How the IRS Decides Whether Income from Your Nonprofit is Unrelated

By Stan Hutton, Frances N. Phillips

Running a nonprofit organization requires paying special attention to IRS rules. The IRS definition of unrelated business income is based on three questions: Does the income come from a trade or business? Is it regularly carried on? Is it not substantially related to the organization’s exempt purpose?

To better understand what these questions mean, consider an extreme example. The Juniper Avenue Young People’s Club, a 501(c)(3) nonprofit with the mission of providing recreational opportunities, mentoring, and job-skills training to adolescents, decides to open a shoe-repair business. It rents a storefront space, purchases equipment, hires employees, and begins soliciting business. The shoe-repair shop does very well.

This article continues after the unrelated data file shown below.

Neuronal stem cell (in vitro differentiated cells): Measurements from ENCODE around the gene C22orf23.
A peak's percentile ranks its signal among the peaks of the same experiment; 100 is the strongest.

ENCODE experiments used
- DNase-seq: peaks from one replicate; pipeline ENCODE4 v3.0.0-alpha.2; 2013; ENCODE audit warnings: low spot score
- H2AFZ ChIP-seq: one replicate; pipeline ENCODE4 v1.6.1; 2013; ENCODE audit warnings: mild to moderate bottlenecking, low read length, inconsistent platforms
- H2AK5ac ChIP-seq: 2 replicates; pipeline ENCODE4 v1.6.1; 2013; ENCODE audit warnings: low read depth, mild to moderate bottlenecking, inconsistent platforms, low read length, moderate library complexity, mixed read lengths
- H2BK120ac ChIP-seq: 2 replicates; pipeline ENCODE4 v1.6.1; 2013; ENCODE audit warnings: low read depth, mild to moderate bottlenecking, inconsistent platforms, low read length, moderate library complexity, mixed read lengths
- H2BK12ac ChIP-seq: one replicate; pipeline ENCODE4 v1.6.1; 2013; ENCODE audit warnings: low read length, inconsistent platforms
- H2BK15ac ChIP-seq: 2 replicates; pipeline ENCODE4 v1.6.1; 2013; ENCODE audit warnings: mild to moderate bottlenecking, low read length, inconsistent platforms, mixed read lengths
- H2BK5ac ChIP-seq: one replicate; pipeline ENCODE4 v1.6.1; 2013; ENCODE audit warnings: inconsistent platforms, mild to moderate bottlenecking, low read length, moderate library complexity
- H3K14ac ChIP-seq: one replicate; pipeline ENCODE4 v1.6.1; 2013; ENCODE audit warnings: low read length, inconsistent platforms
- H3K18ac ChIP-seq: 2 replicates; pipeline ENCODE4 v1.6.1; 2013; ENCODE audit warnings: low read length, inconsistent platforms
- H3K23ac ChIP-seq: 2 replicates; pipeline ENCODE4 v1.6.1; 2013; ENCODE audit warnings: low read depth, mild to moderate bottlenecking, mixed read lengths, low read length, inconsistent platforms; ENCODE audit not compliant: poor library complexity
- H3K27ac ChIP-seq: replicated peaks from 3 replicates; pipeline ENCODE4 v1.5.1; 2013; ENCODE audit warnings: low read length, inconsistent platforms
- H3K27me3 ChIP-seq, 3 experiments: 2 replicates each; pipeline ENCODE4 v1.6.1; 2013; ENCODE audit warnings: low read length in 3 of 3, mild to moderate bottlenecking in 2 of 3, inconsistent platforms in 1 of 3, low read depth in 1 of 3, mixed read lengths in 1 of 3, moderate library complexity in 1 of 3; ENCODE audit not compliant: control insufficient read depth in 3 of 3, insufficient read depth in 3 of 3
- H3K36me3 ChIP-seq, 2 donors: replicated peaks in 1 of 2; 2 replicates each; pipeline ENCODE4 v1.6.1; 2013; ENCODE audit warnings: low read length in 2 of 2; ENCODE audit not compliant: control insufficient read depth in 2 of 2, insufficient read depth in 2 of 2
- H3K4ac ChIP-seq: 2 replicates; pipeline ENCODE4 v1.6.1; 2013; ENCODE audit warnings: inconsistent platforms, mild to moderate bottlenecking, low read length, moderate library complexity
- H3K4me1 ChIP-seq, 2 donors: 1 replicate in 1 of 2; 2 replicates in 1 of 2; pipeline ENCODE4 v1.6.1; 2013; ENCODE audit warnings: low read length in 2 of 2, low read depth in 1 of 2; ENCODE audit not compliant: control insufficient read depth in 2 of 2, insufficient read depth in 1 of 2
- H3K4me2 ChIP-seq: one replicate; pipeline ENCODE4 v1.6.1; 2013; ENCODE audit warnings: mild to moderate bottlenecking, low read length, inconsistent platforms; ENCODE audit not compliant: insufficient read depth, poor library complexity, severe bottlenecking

In fact, in the first year of operation, income exceeds expenses by $10,000. The club uses the money to pay some costs incurred in working with young people in the neighborhood. The problem is that the shoe-repair shop has no relationship to the club’s charitable purpose. In this case, the club is required to file Form 990-T and pay appropriate taxes on the $10,000. That’s okay, however, because the club still realizes a profit that can be applied to some of its program costs.

However, what if the club opens the shoe-repair shop with the purpose of providing training in the shoe-repair trade to adolescents in the neighborhood? In that case, chances are good that any income from the business will be considered “substantially related to the organization’s exempt purpose,” and the unrelated business income tax (known as UBIT) won’t be due on any proceeds.